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WEST HIGHLAND WHITE TERIER

WEST HIGHLAND WHITE TERIER

Pattern entered in the FCI register under the number 85b (18. IX. 1970 r.)

This breed was widespread as early as the 17th century. and then known as the argyllshire terrier. They are little known with us. They are used in their homeland as foxes, otters and badgers in the rocky Scottish mountains.. Despite their rather puppy-like appearance, they are considered extremely sharp utility dogs.

General impression. Small dog, but of considerable strength and self-confidence, with a bold look, warrantable, resistant to harsh conditions and very mobile. Its strength is evidenced by a deep chest with far-reaching ribs and muscular legs.

Head. Slightly arched in the cerebral part, Seen from the front, it has smooth contours, only slightly tapered from the eye line to the ears. The distance from the occipital tumor to the eyes is slightly less than the length of the snout. Head profusely hairy and carried at a right angle or slightly less to the axis of the neck. The forehead is gradually narrowing towards the muzzle. The leading edge is distinct; accentuated by large browbars and a slight dimple between the eyes. The top of the muzzle is smooth and straight, neither concave nor falling below the eyes, well filled. Jaws strong and even. Black nose, quite long, forming a harmonious whole with the rest of the muzzle. Eyes wide apart, medium size, desirable as dark as possible. A bit deeply set, o bystrym, intelligent and penetrating gaze from under heavy lids. The ears are small, standing, worn stiffly, pointed, covered with short ones, velvety hair, no fringe at the end. Teeth large in proportion to the size of the dog and so positioned, so that the lower canines are in front of the upper canines (between them after 6 incisors). Fangs set as wide as possible - as long as it is compatible with the sly expression, which should be kept. Upper incisors slightly overlapping the lower incisors and lightly touching their outside. There is an undesirable gap between the incisors when the jaw is closed. Forceps bite acceptable.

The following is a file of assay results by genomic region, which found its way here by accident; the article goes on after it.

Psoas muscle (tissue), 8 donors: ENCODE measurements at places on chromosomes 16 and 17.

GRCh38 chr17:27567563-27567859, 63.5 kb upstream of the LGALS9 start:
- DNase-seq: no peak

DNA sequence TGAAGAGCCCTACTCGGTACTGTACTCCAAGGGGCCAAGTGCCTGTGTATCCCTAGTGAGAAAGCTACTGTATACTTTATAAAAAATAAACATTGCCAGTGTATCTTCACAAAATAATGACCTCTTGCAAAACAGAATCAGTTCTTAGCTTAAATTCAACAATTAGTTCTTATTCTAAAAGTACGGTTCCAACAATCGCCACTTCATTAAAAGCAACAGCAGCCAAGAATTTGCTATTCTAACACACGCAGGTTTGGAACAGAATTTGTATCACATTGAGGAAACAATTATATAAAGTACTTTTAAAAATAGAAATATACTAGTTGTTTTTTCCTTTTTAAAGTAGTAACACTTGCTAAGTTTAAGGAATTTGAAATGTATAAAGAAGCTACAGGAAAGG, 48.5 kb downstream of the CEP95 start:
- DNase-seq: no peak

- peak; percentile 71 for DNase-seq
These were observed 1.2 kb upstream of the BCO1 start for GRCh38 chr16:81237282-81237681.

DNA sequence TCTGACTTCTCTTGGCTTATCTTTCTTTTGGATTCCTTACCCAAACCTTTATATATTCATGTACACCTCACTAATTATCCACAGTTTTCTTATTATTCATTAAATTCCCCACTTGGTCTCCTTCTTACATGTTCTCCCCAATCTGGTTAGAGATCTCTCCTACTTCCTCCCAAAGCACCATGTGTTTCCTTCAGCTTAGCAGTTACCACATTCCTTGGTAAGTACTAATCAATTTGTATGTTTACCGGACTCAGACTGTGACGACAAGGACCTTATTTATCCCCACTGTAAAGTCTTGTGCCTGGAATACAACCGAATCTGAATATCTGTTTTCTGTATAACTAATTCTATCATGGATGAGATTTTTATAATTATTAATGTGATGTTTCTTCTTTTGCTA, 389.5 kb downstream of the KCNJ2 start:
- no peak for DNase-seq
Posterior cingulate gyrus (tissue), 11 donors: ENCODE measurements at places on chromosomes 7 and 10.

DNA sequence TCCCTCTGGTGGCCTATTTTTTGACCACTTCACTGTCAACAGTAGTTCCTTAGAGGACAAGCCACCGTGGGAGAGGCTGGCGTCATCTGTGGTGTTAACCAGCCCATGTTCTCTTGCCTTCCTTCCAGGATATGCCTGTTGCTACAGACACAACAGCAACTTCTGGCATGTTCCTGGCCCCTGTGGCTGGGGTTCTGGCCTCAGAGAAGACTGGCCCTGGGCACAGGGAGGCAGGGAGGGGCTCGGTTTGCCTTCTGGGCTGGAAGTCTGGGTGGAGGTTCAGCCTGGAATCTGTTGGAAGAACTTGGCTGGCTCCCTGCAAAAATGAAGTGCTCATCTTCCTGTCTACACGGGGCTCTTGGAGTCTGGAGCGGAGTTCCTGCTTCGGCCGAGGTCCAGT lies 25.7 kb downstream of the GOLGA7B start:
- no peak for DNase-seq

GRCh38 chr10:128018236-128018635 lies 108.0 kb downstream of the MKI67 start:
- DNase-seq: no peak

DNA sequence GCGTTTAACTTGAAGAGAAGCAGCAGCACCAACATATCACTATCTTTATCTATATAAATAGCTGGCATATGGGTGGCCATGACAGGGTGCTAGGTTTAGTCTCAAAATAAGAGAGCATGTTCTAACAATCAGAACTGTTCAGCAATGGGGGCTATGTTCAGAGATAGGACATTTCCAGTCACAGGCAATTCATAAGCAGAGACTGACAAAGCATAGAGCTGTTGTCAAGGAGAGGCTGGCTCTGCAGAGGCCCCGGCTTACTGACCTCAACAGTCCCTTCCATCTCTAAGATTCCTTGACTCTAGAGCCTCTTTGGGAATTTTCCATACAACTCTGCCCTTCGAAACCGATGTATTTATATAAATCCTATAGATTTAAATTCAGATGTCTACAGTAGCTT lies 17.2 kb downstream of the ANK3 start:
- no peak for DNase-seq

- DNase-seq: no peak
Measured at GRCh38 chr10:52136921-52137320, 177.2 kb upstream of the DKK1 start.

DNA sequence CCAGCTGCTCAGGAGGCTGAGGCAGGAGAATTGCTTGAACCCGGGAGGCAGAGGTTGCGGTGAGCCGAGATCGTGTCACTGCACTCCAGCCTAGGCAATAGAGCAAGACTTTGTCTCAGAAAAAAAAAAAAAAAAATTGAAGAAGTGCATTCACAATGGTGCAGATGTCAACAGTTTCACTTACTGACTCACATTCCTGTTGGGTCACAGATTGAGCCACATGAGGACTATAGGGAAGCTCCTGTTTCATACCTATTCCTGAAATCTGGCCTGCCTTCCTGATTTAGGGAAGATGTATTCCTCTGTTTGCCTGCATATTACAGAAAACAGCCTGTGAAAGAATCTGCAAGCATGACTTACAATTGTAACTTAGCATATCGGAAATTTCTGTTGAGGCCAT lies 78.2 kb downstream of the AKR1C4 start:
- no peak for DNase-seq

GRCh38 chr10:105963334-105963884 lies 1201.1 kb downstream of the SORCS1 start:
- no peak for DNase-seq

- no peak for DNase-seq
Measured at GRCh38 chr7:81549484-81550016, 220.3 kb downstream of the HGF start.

Neck. Long enough, ensuring that the head is properly seated, muscular and gradually getting thicker towards the base, gently flowing into the withers, which gives you freedom of movement.

Torso. Chest smooth, ribs well sprung in the upper half, which gives the impression of a flat side. Hind ribs of considerable depth; the distance from last ribs to thighs desirable so short, as much as possible while maintaining full mobility of the torso. Equal ridge; loins broad and strong.

Front limbs. Short and muscular, simple, covered with dense, short and hard hair. Shoulders positioned obliquely, wide and close to the chest. Shoulder joint forward; Thanks to the oblique position of the shoulder blade, the elbow is well set, allowing the limb to move freely parallel to the torso axis - like a pendulum clock.

Hindquarters. Strong, muscular and wide in the thighs, not too wide apart, short, stringy. Knees bent, positioned under the body both in a standing position and in motion. The front feet are longer than the hind feet, round, in proportion to the size of the dog, strong, with strong fingers, covered with short, hard hair. Black soles and claws desirable.

Tail. Lengths 12.5-13.5 cm (longer defective - trimming unacceptable), covered with hard hair, without a pen, very simple, worn live, but not merrily or over the back.

Robe. Hard cover hair, length approx 5 cm, without curl, short undercoat, soft and compact.

Ointment. Pure white.

Increase. Height at the withers approx 28 cm.

Chody. Casual, simple and unfettered. By placing your bent knees under your body, when moving off, the torso is pushed forward with some force.

Disadvantages. Neck extended, nose that is protruding and pointed. Convex eyes, Sure. Round ears, wide, big and thick, profusely hairy. Cow posture, steep and weak knees. Rare hair. Rigid, stilt-like movement of the hind legs.